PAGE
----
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Re: [ontac-forum] Ontology and Interoperability

To: mitioke@xxxxxxxxxxxx, ONTAC-WG General Discussion <ontac-forum@xxxxxxxxxxxxxx>
From: "John F. Sowa" <sowa@xxxxxxxxxxx>
Date: Sat, 10 Dec 2005 00:08:39 -0500
Message-id: <439A62D7.7040108@xxxxxxxxxxx>
Ken,    (01)

I do remember that point painfully well:    (02)

 > Since (I believe) John Sowa was with IBM at that
 > time maybe he can recall some of the arguments,
 > rational and forces that picked ASCII over EBCDIC
 > and why it was necessary at all. The underlying
 > issues and potential consequences seem to be similar
 > to the works being discussed here.    (03)

One of the chief proponents of ASCII was an IBM employee,
Bob Bemer, and the IBM System/360 family, which was introduced
in 1964, had a bit that could be set to ASCII mode or EBCDIC
mode.  At that time, I was been hired at IBM not long before,
and I wasn't privy to the arguments pro and con.    (04)

But in 1965, I attended an IFIP Congress in New York City,
where quite a few pioneers in computer science made some
interesting presentations.  Among them was Fred Brooks,
one of the three chief architects of the System/360.    (05)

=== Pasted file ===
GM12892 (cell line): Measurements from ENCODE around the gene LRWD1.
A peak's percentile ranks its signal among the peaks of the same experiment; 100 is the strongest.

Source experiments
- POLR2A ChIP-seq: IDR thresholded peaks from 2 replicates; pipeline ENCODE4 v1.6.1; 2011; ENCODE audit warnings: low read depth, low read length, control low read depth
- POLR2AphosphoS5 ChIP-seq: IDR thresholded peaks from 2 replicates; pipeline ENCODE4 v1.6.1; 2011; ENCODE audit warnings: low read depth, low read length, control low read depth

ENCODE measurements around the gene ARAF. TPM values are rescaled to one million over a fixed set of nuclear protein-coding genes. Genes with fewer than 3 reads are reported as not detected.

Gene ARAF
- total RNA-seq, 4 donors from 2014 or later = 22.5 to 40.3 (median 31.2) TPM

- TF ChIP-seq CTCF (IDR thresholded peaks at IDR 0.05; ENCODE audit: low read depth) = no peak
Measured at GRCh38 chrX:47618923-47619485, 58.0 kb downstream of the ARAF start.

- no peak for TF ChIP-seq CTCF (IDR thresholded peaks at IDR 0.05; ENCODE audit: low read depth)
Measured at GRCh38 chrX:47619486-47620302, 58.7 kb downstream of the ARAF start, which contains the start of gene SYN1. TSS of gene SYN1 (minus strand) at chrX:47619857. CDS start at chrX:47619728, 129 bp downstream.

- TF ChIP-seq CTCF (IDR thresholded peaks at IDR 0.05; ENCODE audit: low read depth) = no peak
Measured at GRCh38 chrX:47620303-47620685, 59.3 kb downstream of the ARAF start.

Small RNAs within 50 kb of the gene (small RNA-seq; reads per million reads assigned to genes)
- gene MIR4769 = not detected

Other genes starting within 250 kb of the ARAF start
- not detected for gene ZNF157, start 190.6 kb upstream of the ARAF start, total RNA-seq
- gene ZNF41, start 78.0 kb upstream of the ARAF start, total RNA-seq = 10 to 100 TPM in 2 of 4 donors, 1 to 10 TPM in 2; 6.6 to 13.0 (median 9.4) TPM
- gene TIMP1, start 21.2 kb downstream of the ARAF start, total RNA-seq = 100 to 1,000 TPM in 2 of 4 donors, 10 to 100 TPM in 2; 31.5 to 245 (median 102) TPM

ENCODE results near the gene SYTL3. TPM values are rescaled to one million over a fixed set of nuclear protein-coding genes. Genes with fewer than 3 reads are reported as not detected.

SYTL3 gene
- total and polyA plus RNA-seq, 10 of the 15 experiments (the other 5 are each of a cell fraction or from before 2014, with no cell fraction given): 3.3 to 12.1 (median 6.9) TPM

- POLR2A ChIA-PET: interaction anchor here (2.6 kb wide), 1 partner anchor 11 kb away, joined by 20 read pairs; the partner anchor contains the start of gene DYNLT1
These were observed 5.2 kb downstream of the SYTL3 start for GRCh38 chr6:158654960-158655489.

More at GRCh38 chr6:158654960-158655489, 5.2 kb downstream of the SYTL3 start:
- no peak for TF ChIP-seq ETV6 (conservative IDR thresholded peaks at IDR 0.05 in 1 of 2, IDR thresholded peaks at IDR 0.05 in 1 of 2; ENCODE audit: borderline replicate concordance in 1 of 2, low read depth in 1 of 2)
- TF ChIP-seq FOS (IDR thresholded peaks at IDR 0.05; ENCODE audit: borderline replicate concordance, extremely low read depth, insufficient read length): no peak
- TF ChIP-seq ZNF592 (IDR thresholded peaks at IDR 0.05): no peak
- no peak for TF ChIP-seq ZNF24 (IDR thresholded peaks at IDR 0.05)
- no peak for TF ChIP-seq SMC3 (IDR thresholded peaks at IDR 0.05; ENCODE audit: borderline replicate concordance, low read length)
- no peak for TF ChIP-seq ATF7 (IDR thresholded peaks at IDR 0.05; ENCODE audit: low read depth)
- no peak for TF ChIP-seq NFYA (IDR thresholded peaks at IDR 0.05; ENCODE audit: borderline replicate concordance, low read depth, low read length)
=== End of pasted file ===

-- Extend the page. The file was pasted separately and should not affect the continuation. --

After Brooks discussed the design decisions that led to
System/360, somebody in the audience asked the question
why IBM chose EBCDIC instead of ASCII as the primary code
format.  The answer was so incredible that it can only
be true:  it would take more circuitry in the card reader
to convert the punch-card hole patterns to the ASCII bit
patterns than to the EBCDIC patterns.    (06)

You must realize that System/360 had a built-in TR instruction
that would translate any code to any other.  It's totally
irrelevant what bit pattern is generated by the card reader,
since it could be converted to any other pattern by a single
instruction.  The argument against using that instruction,
however, is that it would require a 256-byte table.  On the
smallest possible System/360 computer, which had 16K bytes,
that table would take nearly 2% of core storage.  Of course,
nobody bought that size storage -- almost all the smallest
360s (the Model 30) were sold with 64K.  But the IBM Endicott
Lab vetoed the use of ASCII because they built both the
printers and the smallest computers.    (07)

That decision cost the entire computer industry no end
of headaches and billions of dollars of complexity.
No company suffered more from that stupidity than IBM.    (08)

John Sowa    (09)

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